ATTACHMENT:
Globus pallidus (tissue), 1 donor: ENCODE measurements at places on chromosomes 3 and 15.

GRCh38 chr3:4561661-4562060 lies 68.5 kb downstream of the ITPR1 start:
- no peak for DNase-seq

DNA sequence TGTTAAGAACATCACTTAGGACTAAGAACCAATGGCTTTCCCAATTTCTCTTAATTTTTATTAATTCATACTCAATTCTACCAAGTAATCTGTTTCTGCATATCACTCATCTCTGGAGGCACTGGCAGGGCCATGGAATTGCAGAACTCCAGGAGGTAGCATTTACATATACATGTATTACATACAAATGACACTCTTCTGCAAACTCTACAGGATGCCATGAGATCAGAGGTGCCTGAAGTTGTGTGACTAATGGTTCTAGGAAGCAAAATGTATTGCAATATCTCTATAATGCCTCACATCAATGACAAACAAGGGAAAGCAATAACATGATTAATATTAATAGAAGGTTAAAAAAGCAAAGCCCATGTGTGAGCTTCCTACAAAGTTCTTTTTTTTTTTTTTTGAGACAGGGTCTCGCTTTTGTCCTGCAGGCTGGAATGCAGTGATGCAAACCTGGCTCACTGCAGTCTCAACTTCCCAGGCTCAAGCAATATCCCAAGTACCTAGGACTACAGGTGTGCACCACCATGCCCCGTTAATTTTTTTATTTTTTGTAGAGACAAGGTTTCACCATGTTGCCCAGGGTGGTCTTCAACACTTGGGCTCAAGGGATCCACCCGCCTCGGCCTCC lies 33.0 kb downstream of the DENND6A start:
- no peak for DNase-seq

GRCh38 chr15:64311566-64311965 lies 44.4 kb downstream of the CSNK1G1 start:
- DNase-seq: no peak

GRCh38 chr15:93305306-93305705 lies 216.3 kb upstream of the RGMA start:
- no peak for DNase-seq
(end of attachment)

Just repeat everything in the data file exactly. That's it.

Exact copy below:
Globus pallidus (tissue), 1 donor: ENCODE measurements at places on chromosomes 3 and 15.

GRCh38 chr3:4561661-4562060 lies 68.5 kb downstream of the ITPR1 start:
- no peak for DNase-seq

DNA sequence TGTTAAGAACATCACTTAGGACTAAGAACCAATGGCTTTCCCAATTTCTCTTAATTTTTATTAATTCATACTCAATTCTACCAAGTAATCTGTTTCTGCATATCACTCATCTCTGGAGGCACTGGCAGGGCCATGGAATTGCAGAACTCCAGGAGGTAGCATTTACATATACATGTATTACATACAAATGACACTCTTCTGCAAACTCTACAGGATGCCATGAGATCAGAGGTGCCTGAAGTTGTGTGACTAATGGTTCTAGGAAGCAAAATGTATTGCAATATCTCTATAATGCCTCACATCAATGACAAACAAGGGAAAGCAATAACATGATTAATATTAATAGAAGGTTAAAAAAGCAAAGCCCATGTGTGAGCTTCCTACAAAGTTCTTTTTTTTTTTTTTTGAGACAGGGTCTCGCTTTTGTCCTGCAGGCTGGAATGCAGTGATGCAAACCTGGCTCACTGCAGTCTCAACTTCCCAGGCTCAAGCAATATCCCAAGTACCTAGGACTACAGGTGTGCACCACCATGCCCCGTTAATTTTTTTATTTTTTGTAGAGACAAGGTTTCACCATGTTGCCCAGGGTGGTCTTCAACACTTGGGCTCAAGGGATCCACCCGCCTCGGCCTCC lies 33.0 kb downstream of the DENND6A start:
- no peak for DNase-seq

GRCh38 chr15:64311566-64311965 lies 44.4 kb downstream of the CSNK1G1 start:
- DNase-seq: no peak

GRCh38 chr15:93305306-93305705 lies 216.3 kb upstream of the RGMA start:
- no peak for DNase-seq